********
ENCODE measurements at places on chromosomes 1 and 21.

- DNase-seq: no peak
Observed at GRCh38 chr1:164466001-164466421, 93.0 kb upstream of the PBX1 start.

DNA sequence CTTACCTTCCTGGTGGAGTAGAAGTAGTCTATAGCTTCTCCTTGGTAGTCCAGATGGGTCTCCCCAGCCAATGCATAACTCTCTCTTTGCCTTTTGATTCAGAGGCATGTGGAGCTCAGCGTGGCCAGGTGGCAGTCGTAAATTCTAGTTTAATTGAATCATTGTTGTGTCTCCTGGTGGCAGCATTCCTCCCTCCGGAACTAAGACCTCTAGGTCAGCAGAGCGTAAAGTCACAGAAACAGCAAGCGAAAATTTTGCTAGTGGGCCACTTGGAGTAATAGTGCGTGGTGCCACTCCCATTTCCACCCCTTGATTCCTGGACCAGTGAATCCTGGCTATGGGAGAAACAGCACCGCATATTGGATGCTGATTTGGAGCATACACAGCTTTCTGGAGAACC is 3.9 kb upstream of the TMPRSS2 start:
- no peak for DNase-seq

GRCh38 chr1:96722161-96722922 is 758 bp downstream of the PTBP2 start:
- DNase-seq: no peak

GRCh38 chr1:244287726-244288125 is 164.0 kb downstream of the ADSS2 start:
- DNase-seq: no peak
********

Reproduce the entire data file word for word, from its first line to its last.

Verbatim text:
ENCODE measurements at places on chromosomes 1 and 21.

- DNase-seq: no peak
Observed at GRCh38 chr1:164466001-164466421, 93.0 kb upstream of the PBX1 start.

DNA sequence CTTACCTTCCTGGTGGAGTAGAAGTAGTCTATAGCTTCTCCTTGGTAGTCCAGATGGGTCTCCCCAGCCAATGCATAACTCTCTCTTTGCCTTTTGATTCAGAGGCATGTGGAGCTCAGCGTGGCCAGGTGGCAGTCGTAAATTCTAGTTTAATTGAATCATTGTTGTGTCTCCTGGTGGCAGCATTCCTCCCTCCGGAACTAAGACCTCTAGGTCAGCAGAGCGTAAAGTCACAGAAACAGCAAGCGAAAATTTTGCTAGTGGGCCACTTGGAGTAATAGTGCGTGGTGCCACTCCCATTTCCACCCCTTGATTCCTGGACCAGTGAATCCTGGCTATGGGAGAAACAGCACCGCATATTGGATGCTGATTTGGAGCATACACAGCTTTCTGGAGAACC is 3.9 kb upstream of the TMPRSS2 start:
- no peak for DNase-seq

GRCh38 chr1:96722161-96722922 is 758 bp downstream of the PTBP2 start:
- DNase-seq: no peak

GRCh38 chr1:244287726-244288125 is 164.0 kb downstream of the ADSS2 start:
- DNase-seq: no peak